It added that no American industry saw such growth in the number of firms as in oil and recorded that there were 70 merchants peddling their petroleum product to consumers in the Golden State in 1924. With respect to price, the editors of the Bulletin noted that, “discussion of a price . . . invariably leads to the query as to whether it is a reasonable price.” That quality of what was reasonable “always has wide ramifications, leading to questions of costs of raw products, transportation, manufacturing and marketing, as well as economic conditions of the market, national and international.”
Readers were advised to measure reasonable prices with a simple test: “to compare the price of one commodity with the prices of others in general use.” It offered that, given this, “gasoline prices are shown to be extraordinarily stable.” Notably, it pointed out that the influence of the First World War, though it ended seven years before, was such that “the year 1914 marks the beginning of a new economic period from which the world has not yet emerged.”
The problem was that discussions of gas and other prices inevitably led many to talk about “pre-war prices” and so the magazine continued that looking at commodity prices, including the general rise in them from 1913, and how they “rose to a peak, and then fell back in greater or lesser degree, is very interesting.”
Statistics from the federal Bureau of Labor, now the Bureau of Labor Statistics, and which was created with the Department of Labor when it was established in 1913, provided “a comprehensive record . . . [of] the figures on food, cloths and clothing, building materials” and others, with a general “all commodities” category “being the average for all of the commodities on the Bureau’s long list.”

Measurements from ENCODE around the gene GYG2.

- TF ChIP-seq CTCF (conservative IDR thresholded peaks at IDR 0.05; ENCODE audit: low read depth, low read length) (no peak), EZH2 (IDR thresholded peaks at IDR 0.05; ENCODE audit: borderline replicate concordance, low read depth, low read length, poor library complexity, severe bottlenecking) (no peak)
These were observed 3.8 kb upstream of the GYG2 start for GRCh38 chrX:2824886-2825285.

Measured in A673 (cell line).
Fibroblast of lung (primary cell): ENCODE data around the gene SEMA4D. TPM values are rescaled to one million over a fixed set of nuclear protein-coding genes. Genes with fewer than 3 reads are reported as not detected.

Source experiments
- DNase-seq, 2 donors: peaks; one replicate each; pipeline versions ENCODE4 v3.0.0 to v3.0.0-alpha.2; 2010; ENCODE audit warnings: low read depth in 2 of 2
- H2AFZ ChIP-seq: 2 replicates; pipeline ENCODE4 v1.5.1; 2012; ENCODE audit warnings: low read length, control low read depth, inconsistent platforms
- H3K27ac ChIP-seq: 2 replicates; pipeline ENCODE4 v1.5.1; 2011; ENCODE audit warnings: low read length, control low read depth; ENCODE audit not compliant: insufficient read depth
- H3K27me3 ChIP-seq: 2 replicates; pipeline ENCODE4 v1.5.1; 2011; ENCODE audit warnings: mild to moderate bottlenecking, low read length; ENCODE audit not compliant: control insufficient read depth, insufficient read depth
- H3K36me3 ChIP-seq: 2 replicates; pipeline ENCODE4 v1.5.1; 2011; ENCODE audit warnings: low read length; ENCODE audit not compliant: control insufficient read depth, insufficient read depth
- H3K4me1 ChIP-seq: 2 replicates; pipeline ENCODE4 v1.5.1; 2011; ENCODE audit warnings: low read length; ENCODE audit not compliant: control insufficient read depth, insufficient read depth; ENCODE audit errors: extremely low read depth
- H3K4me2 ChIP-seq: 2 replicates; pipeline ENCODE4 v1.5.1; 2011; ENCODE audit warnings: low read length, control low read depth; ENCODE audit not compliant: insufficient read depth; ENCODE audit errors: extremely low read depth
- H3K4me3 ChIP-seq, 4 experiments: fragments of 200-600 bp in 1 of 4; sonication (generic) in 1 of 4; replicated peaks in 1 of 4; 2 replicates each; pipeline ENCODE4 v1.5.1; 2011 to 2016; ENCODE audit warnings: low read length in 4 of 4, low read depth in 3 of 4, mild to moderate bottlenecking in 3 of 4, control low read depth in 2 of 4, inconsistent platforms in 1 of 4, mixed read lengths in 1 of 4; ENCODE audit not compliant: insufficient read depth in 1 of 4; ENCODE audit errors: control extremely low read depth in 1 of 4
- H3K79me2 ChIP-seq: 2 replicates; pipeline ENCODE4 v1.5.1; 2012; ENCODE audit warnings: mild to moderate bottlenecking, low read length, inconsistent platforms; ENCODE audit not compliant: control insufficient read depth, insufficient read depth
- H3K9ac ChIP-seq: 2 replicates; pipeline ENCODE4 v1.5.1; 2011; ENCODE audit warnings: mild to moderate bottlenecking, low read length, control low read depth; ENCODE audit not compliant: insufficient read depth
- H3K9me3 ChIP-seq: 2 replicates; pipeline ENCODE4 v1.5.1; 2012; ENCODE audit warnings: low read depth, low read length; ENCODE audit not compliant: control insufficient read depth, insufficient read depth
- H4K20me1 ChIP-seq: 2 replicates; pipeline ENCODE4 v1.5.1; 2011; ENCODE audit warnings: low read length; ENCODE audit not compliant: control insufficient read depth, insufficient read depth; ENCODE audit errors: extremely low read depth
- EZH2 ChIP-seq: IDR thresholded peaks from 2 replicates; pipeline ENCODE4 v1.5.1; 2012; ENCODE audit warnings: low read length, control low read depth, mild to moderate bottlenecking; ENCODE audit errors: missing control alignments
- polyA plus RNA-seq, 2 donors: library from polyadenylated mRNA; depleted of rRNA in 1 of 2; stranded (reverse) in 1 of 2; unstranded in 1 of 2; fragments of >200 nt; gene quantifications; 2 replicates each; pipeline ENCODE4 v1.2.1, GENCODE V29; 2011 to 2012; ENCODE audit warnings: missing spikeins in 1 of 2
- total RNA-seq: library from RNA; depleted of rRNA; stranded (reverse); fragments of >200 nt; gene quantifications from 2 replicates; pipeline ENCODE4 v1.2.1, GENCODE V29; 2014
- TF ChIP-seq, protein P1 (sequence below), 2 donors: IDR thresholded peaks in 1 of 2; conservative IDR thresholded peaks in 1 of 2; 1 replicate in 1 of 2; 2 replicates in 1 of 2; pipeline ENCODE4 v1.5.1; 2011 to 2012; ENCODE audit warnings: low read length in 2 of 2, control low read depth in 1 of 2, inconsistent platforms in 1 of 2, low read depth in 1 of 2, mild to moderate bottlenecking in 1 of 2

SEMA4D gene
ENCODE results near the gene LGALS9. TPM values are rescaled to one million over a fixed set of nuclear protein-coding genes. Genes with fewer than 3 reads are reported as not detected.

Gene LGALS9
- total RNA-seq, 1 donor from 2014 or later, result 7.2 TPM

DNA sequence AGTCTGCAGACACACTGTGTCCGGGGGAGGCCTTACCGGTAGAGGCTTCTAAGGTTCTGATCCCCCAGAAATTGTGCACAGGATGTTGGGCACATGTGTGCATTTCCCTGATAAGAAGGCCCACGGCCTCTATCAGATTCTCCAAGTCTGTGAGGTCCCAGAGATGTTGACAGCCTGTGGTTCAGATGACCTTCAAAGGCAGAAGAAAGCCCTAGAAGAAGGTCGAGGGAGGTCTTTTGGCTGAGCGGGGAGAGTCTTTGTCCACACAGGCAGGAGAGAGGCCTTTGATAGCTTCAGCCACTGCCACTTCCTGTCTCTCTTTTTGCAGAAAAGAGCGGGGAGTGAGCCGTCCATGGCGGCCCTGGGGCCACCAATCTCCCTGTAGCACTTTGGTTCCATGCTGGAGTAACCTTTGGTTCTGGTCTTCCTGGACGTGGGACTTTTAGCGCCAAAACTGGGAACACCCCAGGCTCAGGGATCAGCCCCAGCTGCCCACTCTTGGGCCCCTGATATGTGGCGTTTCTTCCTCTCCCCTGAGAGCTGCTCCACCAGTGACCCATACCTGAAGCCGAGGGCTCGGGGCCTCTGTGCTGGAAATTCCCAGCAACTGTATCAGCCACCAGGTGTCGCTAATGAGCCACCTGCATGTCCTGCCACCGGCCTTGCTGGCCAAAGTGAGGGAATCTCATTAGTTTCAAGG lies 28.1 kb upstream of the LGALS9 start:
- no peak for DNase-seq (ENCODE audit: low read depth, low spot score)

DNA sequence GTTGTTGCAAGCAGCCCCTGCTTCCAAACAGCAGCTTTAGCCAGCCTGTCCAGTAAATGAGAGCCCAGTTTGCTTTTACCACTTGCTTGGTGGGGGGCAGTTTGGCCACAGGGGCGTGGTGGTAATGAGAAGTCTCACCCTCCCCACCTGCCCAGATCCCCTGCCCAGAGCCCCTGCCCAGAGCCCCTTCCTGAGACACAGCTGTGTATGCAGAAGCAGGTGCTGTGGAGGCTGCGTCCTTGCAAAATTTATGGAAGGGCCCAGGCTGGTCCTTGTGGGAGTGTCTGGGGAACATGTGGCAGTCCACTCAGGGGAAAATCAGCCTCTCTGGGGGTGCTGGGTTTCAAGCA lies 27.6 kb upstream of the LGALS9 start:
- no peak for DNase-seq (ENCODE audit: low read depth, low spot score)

Included in the article are a chart and table showing the price differentials for the aforementioned items, including the general average and then gasoline between 1914 and 1924. The most dramatic change was in “cloths and clothing” which leapt nearly 200% through 1920, while “building materials” shot up some 164% and food jumped just about 120%. While the “all commodities” average was 126%, gasoline “only” became 74% more expensive during these intensively inflationary period.
The situation was certainly much less dramatic in terms of increase in the first five years of the Roaring Twenties, with “cloths and clothing” growing by 91%, “building materials” up 75% and food 44% more expensive, for a general “all commodities” upward swing of not quite 50%. Gasoline, however, only increased by 7%, which meant that “the actual figures on which the chart is based show that the price of gasoline has been not only more stable and subject to far less advance than any of the other commodities, but that the price or the year 1924 was relatively much lower, as compared to prewar prices, than any of the other prices.”